There were 36,525 days in the twentieth century. Of these, none was more consequential than June 6th, 1944.
D-Day: the Allied invasion of Normandy in Nazi-occupied France. It did not end World War II, but without it, the Nazi war machine would not and could not have been defeated.
We, of course, know the good guys – America, England and its allies – won. But in 1944, there was no certainty of success. In fact, there was just as much doubt as confidence. Winston Churchill's senior advisor, Field Marshal Brooke, wrote in his diary, "I am very uneasy about the whole operation. It may well be the most ghastly disaster of the whole war."
Brooke's fears were entirely reasonable.
First there were tens of thousands of men and millions of tons of material and supplies that had to be moved one hundred miles across one of the roughest bodies of water in the world – the English Channel. And it had to be kept secret. If the Germans knew where and when the allies were landing, they could mass forces against them and turn the beaches of northern France into killing fields.
To prevent this, the Allies took every possible precaution. Their air forces destroyed bridges, roads and railways that might be used by the Germans to rush troops to the invasion site. Everyone knew the attack was coming; the key was to keep the Germans guessing.
Fake radio chatter was broadcast to suggest the beaches near Calais would be the landing point. Double agents leaked fake details of units forming in South East England. And movie set designers built phony tanks, planes and ships to support the ruse of an army preparing to cross near Dover for the benefit of German reconnaissance pilots and spies.
The Germans swallowed it all. But the Nazis were not the only enemy the Allied forces faced. Mother Nature was just as threatening.
The 23,000 paratroopers and glider-borne infantry jumping into Normandy needed moderate winds to be effective. The twelve thousand Allied aircraft needed clear skies. The invasion fleet of six thousand vessels needed calm seas. And there had to be a low tide to expose Nazi obstacles and mines.
When high winds and rain began pummeling the Channel, Allied supreme commander General Dwight Eisenhower postponed the invasion date of June 5th by twenty-four hours. That might not sound like a significant delay, but it was. All forces were concentrated and ready to go. All the plans, all the deceptions, could be exposed at any moment. Then came a new forecast. The weather appeared to be breaking. There might be a 12-hour window of opportunity.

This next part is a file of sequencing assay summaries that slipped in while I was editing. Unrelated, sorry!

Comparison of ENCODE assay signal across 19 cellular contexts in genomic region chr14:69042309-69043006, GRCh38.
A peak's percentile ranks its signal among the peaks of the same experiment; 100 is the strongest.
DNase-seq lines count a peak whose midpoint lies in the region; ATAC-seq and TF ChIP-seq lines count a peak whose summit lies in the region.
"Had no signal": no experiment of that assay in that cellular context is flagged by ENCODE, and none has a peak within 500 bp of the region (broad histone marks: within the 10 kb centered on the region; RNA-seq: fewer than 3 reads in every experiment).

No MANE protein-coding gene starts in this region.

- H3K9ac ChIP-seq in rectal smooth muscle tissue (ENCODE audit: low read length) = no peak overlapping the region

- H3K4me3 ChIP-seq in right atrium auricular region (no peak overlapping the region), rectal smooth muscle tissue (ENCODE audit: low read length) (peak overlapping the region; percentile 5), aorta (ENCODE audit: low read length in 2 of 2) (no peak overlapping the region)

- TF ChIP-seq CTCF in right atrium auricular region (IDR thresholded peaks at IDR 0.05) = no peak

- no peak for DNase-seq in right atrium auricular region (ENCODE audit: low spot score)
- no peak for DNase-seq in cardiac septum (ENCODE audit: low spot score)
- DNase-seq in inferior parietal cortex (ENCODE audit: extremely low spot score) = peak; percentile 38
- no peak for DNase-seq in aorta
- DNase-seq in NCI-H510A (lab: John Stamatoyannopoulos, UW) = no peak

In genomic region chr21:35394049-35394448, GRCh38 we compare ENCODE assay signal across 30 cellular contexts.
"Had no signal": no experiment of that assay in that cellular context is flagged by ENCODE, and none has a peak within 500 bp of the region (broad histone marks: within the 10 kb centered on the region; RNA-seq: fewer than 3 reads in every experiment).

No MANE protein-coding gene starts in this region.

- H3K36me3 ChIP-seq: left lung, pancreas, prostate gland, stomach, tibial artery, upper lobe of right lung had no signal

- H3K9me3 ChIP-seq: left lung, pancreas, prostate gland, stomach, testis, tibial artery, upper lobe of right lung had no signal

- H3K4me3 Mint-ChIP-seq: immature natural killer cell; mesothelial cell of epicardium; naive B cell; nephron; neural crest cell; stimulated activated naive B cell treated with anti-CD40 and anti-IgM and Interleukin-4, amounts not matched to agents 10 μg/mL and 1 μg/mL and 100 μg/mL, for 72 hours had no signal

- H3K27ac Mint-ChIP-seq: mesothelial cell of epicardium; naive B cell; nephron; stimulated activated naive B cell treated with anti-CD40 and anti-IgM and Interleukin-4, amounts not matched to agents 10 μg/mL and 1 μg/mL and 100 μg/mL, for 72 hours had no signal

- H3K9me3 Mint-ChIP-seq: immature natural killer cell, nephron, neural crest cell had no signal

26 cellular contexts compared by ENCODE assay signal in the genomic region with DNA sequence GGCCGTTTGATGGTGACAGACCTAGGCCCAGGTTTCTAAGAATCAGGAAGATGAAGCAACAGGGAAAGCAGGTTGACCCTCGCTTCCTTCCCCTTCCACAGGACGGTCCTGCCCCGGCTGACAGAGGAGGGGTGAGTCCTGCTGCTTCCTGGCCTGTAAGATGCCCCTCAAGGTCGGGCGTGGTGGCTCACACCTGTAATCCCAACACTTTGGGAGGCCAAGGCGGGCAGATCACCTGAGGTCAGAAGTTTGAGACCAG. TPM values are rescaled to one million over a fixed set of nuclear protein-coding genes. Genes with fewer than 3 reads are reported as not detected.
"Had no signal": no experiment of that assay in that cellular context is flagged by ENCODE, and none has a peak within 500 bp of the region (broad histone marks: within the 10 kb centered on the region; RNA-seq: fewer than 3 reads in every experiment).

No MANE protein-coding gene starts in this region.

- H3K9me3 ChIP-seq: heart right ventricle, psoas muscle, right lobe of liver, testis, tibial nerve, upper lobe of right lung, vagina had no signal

Eisenhower gave the order: We go. Immediately, the greatest invasion fleet ever assembled set sail. On board were over 130,000 young soldiers.
Consider for a moment who these soldiers were. The average age of the American GI was 21. Most had never seen combat or even been fifty miles from their hometown. As they sailed toward the French shoreline, Eisenhower wrote a press release in case of catastrophe. D-Day was an all-or-nothing affair. A new invasion strategy would take months, if not years, to devise.
The initial battle reports were seriously troubling. At Omaha Beach, overlooked by cliffs honeycombed with trenches, cannon and machine-guns, the Americans took heavy losses. "I might have killed hundreds that morning," reflected German soldier Hein Severloh, manning one of the bunkers. The rough surf also took its toll. Dr. Harold Baumgarten, with the U.S Army's 116th Infantry, remembered, "Some of the fellows were pulled under by their wet combat jackets and heavy equipment. We couldn't help; they just drowned." Further along, Army Rangers also took heavy casualties as they scaled the cliffs under intense gunfire.
However, by mid-day – with US naval support – the Germans, low on supplies and ammunition, began to fold. Nazi reinforcements, including hundreds of tanks, which might have made all the difference, were not ordered to Normandy until the afternoon. Before the Germans could mount an effective counter-attack, the Allies had secured all five landing beaches.
Churchill had expected twenty thousand to be killed on D-Day. Fortunately, heavy though they were, the losses were much lower. Of the 156,000 Allied personnel who hit the beaches that day, ten thousand became casualties. Of these, five thousand were killed.
No one died in vain.
Their sacrifice meant an end to Nazi Germany and the Holocaust. Another year of bitter fighting lay ahead, but D-Day – June 6, 1944, was a pivotal step on the road to forever removing the Nazi tyranny from Europe and the world.
I'm Peter Caddick-Adams, author of Sand and Steel: A New History of D-Day, for Prager University.